Hey! There's a river over there! All too often, it seems that our fair river city exists wholly separated from the river that spawned our growth. Hurley, author of "Common Fields: An Environmental History of St. Louis," will discuss recent initiatives to focus on St. Louisans' bond with the mighty Mississippi. Bring a lunch, if you like. (AED)

Monday, November 17
River Styx at Duff's with Stephen Dunn and David Clewell
Duff's Restaurant, 392 No. Euclid
$4-5, all ages, 7:30 p.m., 314-533-4541

The long-running River Styx reading series enters its 29th year with selections from two poets: Stephen Dunn, author of 12 collections of work and a fellow and professor at Richard Stockton College in New Jersey; and David Clewell, a well-known professor and poet from Webster University. (TC)

Monday, November 17
Reading: Katherine Paterson
Washington University's Hilltop Campus (location TBA)
Free, all ages, 8 p.m., 314-935-5576

A blast from my past, anyway: Paterson is the author of several young adult books that received wide acclaim, including "Jacob Have I Loved" and "Bridge to Terabithia," both of which received the Newbery Medal, along with several winners of the National Book Award. Her personal history is almost as interesting as her fictional realms: born to missionary parents in China, she grew up in China and the U.S., and now lives in Vermont. This is a rare opportunity to hear this celebrated author read and speak about her work. (AED)

Tuesday, November 18
Discover St. Louis: "The Surveillance Society" with Jeffrey Rosen
Des Lee Auditorium, Missouri Historical Society, Forest Park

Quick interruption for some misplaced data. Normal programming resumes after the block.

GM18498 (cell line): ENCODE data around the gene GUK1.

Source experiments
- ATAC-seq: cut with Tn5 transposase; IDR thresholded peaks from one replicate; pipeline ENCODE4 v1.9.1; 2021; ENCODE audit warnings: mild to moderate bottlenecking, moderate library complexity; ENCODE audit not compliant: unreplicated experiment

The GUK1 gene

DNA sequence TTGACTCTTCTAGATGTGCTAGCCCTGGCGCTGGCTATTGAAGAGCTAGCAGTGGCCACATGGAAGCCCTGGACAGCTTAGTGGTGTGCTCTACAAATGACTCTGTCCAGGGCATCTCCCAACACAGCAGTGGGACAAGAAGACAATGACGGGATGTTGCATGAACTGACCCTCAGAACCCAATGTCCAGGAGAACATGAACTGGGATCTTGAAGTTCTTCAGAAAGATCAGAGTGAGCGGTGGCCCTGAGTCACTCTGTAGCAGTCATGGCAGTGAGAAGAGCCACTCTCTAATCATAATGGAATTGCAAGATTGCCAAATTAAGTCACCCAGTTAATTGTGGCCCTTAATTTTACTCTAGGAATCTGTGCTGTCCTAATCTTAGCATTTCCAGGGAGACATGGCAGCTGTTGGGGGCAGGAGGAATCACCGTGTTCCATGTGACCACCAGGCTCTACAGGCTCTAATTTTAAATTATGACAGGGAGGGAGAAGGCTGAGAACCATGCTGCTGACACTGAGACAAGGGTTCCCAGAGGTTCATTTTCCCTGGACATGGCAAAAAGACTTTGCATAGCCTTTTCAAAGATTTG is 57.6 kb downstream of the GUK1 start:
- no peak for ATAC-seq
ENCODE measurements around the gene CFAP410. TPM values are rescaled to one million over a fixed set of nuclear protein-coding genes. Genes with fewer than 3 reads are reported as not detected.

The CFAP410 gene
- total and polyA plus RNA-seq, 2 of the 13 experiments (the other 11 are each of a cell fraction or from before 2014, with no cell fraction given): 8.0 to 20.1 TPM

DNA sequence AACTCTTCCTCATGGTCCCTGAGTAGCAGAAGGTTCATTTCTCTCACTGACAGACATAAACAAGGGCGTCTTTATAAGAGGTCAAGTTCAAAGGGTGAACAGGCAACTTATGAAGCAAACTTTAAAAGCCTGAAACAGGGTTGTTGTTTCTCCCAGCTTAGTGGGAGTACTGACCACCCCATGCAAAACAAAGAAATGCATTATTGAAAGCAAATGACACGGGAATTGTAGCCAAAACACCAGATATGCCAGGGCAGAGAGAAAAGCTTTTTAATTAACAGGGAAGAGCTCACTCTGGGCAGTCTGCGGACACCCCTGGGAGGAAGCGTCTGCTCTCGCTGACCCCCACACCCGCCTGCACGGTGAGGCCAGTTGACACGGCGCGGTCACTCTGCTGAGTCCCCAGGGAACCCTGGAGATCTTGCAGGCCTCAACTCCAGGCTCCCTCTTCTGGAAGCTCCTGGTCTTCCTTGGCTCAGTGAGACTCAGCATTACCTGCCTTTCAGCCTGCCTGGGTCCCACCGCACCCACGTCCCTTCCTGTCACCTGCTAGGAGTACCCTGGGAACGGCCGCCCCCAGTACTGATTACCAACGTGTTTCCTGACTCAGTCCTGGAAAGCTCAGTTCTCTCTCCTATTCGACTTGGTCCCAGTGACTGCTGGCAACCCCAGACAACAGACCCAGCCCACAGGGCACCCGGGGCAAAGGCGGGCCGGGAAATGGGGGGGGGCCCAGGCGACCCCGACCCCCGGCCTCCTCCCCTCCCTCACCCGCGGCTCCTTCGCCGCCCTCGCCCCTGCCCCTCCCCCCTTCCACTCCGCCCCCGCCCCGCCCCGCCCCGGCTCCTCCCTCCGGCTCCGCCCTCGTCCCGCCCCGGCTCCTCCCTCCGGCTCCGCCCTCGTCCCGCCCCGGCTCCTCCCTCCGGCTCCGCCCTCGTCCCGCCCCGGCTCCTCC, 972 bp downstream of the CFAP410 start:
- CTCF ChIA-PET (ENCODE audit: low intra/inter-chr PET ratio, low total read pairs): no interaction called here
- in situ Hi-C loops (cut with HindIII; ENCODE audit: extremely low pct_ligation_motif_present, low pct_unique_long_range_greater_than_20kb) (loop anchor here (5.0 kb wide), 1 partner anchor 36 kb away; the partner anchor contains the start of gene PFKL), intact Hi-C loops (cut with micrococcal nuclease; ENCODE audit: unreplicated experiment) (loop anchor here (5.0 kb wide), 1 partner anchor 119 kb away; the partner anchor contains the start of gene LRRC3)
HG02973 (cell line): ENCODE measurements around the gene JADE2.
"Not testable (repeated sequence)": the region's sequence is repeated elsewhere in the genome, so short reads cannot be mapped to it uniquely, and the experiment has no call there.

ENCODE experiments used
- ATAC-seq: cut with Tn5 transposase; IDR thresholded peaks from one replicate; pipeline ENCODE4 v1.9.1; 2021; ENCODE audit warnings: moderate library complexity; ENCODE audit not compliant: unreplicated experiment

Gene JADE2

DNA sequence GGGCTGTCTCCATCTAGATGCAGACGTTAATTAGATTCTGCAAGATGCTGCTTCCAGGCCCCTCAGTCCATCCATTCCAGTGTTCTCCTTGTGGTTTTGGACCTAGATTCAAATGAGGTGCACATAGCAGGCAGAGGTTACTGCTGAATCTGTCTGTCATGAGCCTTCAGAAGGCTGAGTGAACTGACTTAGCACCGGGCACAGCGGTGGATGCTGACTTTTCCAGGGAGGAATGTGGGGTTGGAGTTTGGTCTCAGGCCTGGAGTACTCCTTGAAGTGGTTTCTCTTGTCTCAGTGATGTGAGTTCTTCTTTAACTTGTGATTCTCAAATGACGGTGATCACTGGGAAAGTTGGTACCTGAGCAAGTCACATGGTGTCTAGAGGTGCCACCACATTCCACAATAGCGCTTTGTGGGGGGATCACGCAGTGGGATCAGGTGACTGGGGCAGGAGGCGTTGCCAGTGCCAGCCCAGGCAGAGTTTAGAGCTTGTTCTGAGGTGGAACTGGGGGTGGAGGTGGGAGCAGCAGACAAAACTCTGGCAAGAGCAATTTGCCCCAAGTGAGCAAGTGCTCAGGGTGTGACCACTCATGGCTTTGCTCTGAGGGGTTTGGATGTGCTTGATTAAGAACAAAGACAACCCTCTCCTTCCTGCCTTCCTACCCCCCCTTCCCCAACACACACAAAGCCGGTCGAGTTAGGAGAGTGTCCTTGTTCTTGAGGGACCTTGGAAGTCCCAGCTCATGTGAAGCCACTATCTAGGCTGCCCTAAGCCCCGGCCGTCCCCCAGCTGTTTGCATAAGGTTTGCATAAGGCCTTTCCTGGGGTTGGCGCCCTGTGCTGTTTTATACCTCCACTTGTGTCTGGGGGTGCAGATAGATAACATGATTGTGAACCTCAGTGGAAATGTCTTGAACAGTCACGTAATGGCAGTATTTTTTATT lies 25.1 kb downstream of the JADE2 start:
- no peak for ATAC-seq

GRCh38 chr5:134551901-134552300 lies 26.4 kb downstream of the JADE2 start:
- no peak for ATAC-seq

Free, all ages, 7 p.m.,

Part of the continuing Discover St. Louis series, this evening's topic may be the most controversial, or "hot button" of the lot, "Reclaiming Privacy and Security in an Age of Terror." According to the Mo History text about the event: "How does a region protect itself from terrorism and respond to national crises? How do governments protect their citizens without compromising civil rights? Join Jeffrey Rosen, the legal affairs editor of The New Republic and law professor at George Washington University, for an exploration of the legal, technological and cultural implications of becoming a surveillance society." And did we mention that cocktails will be available? Might loosen the mood, if only a touch. (TC)

Thursday, November 20
Concert: Scott & Michelle Dalziel with Alex Sutherland
The Commonspace, 615 N. Grand in Grand Center, one block north of the Fox Theatre
$6 (free for Friends of The Commonspace), all ages, show 8 p.m., 314-531-1707,,

Fresh off an opening slot at Off Broadway, the Dalziels spend the second night of their St. Louis homecoming in our public living room, the perfect place to showcase their catchy folk-pop. They will perform many of the tunes off their just-released CD, "Diary," which, coincidentally enough, will also be available for sale! What serendipity. Celtic singer-songwriter Alex Sutherland will open with a mixture of historic, nostalgic and fun Scottish folk songs. The perfect early start to the weekend, 'cause Thursday's the new Friday, you know. (AED)

Thursday, November 20
Cine 16: "Behind the Screens"
Mad Art Gallery, 2727 So. 12th Street
Free, all ages, 8 p.m.,

This month's presentation of Cine16 will be co-sponsored by Cinema St. Louis, as the St. Louis International Film Festival will be running during this week. With that in mind, the curators have chosen a night dedicated to films on filmmaking, including a couple of really promising titles in Will Vinton's "Claymation" and "The Magic World of Karel Zeman," which studies the whimsical animation techniques of that special effects master. After a challenging, let's say, October program, this Cine16 brings back the crowd-pleasing stuff. And at a price you can't beat. (TC)

Friday, November 21
"In a Little World of Our Own" theatre production
HotHouse Theatre at the ArtLoft, 1527 Washington Ave.
$15-$20, 8 p.m.,

Continuing their season of St. Louis premieres, Hothouse brings us this award-winning play set in the Troubles of Northern Ireland. The production questions family loyalty and how to maintain personal dignity when long-term violence has become a fact of life. Not just a St. Louis first, it's an American premiere, as well. Continues through Dec. 7. (AED)